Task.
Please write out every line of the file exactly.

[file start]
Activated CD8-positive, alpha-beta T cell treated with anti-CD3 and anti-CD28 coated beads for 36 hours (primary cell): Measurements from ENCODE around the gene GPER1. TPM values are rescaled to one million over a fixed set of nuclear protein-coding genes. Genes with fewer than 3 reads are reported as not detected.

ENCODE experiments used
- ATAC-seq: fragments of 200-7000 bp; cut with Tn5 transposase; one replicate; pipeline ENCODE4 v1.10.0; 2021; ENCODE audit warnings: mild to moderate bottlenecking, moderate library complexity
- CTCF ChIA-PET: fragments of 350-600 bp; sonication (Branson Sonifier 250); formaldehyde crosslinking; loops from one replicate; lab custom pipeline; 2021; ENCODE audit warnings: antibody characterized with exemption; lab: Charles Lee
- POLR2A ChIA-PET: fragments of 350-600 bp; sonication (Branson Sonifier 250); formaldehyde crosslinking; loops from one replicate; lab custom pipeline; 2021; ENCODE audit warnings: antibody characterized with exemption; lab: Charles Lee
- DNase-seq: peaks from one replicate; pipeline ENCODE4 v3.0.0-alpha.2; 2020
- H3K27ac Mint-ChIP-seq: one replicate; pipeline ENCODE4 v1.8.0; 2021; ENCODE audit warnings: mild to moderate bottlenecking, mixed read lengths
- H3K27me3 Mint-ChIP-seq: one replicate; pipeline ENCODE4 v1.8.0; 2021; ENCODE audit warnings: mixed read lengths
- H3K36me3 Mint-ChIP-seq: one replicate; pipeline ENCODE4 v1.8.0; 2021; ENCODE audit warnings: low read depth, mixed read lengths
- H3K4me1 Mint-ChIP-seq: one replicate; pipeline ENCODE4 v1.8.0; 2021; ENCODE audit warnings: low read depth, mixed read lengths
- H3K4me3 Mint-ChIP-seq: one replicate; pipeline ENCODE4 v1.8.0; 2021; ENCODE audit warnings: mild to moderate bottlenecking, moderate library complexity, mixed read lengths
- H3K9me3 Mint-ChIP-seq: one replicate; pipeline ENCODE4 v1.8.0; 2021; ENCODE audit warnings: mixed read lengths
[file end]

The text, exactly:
Activated CD8-positive, alpha-beta T cell treated with anti-CD3 and anti-CD28 coated beads for 36 hours (primary cell): Measurements from ENCODE around the gene GPER1. TPM values are rescaled to one million over a fixed set of nuclear protein-coding genes. Genes with fewer than 3 reads are reported as not detected.

ENCODE experiments used
- ATAC-seq: fragments of 200-7000 bp; cut with Tn5 transposase; one replicate; pipeline ENCODE4 v1.10.0; 2021; ENCODE audit warnings: mild to moderate bottlenecking, moderate library complexity
- CTCF ChIA-PET: fragments of 350-600 bp; sonication (Branson Sonifier 250); formaldehyde crosslinking; loops from one replicate; lab custom pipeline; 2021; ENCODE audit warnings: antibody characterized with exemption; lab: Charles Lee
- POLR2A ChIA-PET: fragments of 350-600 bp; sonication (Branson Sonifier 250); formaldehyde crosslinking; loops from one replicate; lab custom pipeline; 2021; ENCODE audit warnings: antibody characterized with exemption; lab: Charles Lee
- DNase-seq: peaks from one replicate; pipeline ENCODE4 v3.0.0-alpha.2; 2020
- H3K27ac Mint-ChIP-seq: one replicate; pipeline ENCODE4 v1.8.0; 2021; ENCODE audit warnings: mild to moderate bottlenecking, mixed read lengths
- H3K27me3 Mint-ChIP-seq: one replicate; pipeline ENCODE4 v1.8.0; 2021; ENCODE audit warnings: mixed read lengths
- H3K36me3 Mint-ChIP-seq: one replicate; pipeline ENCODE4 v1.8.0; 2021; ENCODE audit warnings: low read depth, mixed read lengths
- H3K4me1 Mint-ChIP-seq: one replicate; pipeline ENCODE4 v1.8.0; 2021; ENCODE audit warnings: low read depth, mixed read lengths
- H3K4me3 Mint-ChIP-seq: one replicate; pipeline ENCODE4 v1.8.0; 2021; ENCODE audit warnings: mild to moderate bottlenecking, moderate library complexity, mixed read lengths
- H3K9me3 Mint-ChIP-seq: one replicate; pipeline ENCODE4 v1.8.0; 2021; ENCODE audit warnings: mixed read lengths